The idea of taking rock or pop songs and spinning them into bluegrass rave-ups isnt a new one. Traditionalists such as Del McCoury
have been doing it for years, and more recently jokesters Hayseed Dixie
have turned it into a quickly predictable career, covering AC/DC
, and Aerosmith
. Despite the title, O Cracker, Where Art Thou?
is not simply a well-worn gag. Dave Lowery and Johnny Hickman have teamed with the Colorado jam band Leftover Salmon to re-imagine 10 Cracker songs, and the results are surprisingly effective. Clearly, the guys in Leftover Salmon are great musicians, and any temptation toward improvisational excess is held in check by a respect for the songs, which span Crackers career. Wisely, this includes a four-song cluster from the band's best album, Kerosene Hat
, including a sexy "Sweet Potato," which effortlessly melds bluegrass pickin with New Orleans rhythm, and a version of "Low" haunted by creepy banjo, pedal steel-guitar, and a Hammond organ solo. Lowery's former band, Camper Van Beethoven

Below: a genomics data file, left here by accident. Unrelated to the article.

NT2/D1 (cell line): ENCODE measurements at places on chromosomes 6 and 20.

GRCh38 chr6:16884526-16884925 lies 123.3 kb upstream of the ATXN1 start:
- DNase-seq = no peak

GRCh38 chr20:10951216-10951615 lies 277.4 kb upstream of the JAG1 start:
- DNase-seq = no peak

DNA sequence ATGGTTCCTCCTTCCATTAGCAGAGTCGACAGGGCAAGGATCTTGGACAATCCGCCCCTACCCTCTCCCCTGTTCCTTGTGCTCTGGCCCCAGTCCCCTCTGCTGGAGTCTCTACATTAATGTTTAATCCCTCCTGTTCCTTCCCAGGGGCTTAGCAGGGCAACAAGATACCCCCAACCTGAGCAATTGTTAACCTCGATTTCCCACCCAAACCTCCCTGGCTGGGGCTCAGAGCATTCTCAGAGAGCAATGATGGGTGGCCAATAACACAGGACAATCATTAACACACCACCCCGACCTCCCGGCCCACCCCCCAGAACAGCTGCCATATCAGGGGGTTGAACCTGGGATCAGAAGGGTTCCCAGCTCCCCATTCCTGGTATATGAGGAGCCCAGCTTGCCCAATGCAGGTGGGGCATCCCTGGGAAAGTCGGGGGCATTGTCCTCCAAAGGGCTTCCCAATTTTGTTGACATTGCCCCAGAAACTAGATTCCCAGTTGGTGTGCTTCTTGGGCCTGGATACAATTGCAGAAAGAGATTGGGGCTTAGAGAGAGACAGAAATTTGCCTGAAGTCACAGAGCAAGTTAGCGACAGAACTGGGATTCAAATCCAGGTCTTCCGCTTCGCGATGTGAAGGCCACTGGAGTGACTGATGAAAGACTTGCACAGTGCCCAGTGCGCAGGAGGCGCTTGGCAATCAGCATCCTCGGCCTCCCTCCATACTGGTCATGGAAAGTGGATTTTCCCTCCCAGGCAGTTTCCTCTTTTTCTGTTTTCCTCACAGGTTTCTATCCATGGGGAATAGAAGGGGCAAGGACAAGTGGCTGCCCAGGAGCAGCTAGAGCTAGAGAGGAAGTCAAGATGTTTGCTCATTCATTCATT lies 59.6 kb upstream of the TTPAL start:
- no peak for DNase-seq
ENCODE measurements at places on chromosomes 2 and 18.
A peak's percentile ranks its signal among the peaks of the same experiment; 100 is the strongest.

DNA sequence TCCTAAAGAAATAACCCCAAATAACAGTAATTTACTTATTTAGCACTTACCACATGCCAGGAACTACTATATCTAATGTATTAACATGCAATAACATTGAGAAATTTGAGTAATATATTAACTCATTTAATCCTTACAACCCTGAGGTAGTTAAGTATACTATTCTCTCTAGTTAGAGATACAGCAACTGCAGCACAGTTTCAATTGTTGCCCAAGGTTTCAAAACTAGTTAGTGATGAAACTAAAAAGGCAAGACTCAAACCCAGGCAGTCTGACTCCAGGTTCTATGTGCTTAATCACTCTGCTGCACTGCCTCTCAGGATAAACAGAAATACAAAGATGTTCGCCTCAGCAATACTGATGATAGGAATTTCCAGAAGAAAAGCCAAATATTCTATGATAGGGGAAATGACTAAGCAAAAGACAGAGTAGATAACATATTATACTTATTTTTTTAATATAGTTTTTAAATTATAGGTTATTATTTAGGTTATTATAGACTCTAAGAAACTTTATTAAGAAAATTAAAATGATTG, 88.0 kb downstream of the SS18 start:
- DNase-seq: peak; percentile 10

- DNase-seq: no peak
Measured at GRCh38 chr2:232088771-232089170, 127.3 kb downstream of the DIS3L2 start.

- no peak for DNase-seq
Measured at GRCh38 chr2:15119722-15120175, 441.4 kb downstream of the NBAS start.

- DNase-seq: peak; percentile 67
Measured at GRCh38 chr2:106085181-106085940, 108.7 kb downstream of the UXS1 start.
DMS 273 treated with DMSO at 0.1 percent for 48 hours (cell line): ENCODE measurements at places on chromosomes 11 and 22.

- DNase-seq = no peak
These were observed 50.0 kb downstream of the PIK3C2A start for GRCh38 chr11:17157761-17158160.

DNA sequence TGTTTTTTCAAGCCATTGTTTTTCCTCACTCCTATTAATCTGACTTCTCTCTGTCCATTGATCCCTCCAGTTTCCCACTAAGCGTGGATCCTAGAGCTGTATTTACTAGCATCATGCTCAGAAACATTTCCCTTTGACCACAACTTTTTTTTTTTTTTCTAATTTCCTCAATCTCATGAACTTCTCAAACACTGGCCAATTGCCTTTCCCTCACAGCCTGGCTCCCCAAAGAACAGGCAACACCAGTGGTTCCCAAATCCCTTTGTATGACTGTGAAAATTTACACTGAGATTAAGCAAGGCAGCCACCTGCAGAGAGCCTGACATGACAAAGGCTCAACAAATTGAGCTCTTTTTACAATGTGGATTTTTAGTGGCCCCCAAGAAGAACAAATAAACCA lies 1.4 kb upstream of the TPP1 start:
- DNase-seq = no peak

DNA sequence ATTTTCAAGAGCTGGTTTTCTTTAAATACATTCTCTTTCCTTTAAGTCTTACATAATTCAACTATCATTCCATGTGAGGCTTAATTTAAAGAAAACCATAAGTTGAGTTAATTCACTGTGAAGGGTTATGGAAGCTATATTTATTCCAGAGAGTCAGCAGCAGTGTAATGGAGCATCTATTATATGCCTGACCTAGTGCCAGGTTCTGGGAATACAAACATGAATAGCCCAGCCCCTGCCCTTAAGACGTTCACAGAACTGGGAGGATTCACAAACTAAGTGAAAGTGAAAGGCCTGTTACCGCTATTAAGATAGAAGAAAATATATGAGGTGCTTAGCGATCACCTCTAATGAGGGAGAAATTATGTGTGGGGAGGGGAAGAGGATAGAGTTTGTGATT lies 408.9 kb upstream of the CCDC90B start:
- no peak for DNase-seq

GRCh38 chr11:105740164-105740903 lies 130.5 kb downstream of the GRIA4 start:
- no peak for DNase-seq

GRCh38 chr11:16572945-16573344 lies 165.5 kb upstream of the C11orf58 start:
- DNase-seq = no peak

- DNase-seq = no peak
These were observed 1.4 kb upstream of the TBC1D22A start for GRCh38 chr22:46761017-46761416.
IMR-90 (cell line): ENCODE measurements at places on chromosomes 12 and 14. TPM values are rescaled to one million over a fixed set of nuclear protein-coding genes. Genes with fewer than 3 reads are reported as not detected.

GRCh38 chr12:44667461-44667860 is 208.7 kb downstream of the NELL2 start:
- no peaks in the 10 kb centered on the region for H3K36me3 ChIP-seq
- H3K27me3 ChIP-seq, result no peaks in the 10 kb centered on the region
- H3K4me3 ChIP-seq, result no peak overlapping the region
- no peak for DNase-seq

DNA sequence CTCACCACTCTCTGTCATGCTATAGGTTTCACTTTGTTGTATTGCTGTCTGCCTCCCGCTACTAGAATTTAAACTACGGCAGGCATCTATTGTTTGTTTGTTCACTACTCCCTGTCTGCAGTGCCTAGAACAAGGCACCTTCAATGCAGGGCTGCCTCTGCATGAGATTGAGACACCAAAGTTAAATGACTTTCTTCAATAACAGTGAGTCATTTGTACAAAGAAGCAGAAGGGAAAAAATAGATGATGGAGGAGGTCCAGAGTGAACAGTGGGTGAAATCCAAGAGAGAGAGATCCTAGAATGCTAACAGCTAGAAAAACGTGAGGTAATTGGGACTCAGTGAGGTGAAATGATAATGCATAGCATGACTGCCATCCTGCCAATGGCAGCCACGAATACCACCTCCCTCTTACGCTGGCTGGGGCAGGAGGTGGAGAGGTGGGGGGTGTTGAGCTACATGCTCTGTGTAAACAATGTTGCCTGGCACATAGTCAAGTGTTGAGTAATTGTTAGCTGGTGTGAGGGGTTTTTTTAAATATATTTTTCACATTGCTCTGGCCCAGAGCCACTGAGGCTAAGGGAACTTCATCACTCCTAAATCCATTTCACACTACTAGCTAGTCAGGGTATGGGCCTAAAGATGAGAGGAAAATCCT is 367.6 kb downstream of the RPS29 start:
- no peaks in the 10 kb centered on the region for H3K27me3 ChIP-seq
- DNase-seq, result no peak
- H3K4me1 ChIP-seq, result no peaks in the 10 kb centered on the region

, experimented with this sort of musical hybrid, too, with greater abandon but less instrumental expertise. There's no way that CVB could have pulled off the double-time banjo and mandolin fretwork required in a satisfyingly traditional run-through of "Teen Angst,"" or even made it through a simple country lament like "Mr. Wrong" without smirking a little too broadly. Fans of Camper Van will probably miss that band's punky attitude--which only surfaces once, on the smashed country waltz of "Eurotrash Girl"--but these 10 songs are good enough to be twisted into new shapes without betraying the old ones. --Keith Moerer